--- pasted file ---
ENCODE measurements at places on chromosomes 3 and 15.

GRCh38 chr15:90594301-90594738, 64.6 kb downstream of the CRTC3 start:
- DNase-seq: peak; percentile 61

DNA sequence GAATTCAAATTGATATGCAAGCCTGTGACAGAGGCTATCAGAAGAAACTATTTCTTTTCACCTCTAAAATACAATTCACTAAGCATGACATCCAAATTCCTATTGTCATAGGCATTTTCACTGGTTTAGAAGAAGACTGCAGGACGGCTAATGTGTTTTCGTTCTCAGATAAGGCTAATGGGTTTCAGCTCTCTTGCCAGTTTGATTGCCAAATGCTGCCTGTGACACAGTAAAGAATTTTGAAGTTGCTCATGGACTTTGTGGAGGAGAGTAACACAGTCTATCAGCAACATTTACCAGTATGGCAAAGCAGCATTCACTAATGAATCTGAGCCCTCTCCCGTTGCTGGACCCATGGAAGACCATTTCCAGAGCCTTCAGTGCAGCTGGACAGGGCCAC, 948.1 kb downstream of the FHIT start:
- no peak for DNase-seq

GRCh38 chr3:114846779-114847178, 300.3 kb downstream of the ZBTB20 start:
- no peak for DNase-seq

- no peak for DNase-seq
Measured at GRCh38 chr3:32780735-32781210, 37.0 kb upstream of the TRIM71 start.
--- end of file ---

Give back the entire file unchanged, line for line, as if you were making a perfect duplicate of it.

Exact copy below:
ENCODE measurements at places on chromosomes 3 and 15.

GRCh38 chr15:90594301-90594738, 64.6 kb downstream of the CRTC3 start:
- DNase-seq: peak; percentile 61

DNA sequence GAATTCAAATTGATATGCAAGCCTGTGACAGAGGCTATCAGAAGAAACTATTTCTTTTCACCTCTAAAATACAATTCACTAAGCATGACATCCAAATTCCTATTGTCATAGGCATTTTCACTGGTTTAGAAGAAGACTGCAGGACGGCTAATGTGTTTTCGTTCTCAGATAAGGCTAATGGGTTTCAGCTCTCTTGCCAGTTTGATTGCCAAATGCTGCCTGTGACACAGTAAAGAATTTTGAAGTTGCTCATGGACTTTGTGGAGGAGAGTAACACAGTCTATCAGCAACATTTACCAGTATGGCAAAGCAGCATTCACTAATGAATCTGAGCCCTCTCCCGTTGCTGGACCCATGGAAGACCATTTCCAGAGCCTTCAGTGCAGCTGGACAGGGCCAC, 948.1 kb downstream of the FHIT start:
- no peak for DNase-seq

GRCh38 chr3:114846779-114847178, 300.3 kb downstream of the ZBTB20 start:
- no peak for DNase-seq

- no peak for DNase-seq
Measured at GRCh38 chr3:32780735-32781210, 37.0 kb upstream of the TRIM71 start.